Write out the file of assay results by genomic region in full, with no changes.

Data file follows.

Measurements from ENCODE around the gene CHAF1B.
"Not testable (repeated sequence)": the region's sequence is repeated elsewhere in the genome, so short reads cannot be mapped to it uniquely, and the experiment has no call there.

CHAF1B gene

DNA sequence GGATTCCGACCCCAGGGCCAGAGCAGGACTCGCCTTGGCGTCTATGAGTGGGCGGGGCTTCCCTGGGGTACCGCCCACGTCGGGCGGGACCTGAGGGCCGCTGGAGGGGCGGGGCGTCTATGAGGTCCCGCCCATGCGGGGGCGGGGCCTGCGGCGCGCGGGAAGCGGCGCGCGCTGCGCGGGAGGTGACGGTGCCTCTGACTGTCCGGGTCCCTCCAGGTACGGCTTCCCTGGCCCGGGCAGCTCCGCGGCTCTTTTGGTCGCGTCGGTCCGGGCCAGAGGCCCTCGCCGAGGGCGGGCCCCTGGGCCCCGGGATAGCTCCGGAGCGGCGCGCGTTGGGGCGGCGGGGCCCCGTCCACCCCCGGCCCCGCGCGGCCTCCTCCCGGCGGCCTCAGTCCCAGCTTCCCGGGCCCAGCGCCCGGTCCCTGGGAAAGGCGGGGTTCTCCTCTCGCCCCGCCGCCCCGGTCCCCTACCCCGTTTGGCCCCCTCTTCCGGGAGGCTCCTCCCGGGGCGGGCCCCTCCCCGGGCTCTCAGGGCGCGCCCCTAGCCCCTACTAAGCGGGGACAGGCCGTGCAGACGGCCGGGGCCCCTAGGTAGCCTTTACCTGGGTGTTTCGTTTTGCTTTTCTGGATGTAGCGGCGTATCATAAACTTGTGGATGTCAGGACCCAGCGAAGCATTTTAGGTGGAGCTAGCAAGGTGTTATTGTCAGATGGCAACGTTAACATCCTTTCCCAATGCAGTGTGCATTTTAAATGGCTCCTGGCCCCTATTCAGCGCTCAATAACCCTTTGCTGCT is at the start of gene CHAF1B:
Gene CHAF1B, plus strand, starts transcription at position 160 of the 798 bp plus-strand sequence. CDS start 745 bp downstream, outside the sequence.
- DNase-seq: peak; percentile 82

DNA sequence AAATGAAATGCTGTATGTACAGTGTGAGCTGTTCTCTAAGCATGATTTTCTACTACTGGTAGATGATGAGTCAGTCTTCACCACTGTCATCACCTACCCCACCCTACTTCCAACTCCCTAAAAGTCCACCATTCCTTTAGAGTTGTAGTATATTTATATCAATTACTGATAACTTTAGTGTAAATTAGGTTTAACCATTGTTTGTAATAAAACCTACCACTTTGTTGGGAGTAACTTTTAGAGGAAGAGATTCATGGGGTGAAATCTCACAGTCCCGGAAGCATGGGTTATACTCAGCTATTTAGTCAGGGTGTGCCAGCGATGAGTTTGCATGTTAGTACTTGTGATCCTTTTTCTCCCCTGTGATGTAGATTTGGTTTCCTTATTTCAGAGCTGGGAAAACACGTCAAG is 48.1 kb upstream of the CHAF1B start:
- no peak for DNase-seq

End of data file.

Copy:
Measurements from ENCODE around the gene CHAF1B.
"Not testable (repeated sequence)": the region's sequence is repeated elsewhere in the genome, so short reads cannot be mapped to it uniquely, and the experiment has no call there.

CHAF1B gene

DNA sequence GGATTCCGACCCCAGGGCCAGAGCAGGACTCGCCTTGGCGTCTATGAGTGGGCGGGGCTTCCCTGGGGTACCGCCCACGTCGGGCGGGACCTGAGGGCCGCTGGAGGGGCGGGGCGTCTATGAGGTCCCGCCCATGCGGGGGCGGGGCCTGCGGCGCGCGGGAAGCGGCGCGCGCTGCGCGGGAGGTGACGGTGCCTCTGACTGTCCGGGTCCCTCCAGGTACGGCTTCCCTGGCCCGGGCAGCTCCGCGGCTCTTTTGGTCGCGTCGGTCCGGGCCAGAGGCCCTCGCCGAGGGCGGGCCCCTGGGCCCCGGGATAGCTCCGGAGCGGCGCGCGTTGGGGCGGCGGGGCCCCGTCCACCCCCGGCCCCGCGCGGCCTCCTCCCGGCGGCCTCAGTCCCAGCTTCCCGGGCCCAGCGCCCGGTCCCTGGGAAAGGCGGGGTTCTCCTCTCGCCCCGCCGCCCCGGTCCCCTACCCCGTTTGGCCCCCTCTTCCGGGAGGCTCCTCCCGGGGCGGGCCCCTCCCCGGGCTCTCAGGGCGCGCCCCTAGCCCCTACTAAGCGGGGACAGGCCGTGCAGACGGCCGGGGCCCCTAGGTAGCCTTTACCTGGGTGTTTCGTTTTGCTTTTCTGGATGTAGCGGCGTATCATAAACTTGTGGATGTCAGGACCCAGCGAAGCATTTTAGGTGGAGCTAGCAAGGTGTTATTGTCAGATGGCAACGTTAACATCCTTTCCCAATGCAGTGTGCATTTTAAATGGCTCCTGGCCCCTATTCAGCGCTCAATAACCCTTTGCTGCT is at the start of gene CHAF1B:
Gene CHAF1B, plus strand, starts transcription at position 160 of the 798 bp plus-strand sequence. CDS start 745 bp downstream, outside the sequence.
- DNase-seq: peak; percentile 82

DNA sequence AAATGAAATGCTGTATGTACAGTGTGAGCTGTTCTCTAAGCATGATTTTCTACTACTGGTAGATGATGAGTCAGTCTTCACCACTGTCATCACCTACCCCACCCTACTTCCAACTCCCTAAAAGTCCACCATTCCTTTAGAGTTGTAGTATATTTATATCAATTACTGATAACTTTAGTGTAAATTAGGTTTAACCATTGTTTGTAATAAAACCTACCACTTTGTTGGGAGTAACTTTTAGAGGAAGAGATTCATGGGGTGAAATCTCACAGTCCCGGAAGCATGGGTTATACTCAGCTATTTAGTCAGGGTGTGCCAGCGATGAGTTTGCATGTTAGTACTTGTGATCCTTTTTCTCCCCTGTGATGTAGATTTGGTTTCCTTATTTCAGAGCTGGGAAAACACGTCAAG is 48.1 kb upstream of the CHAF1B start:
- no peak for DNase-seq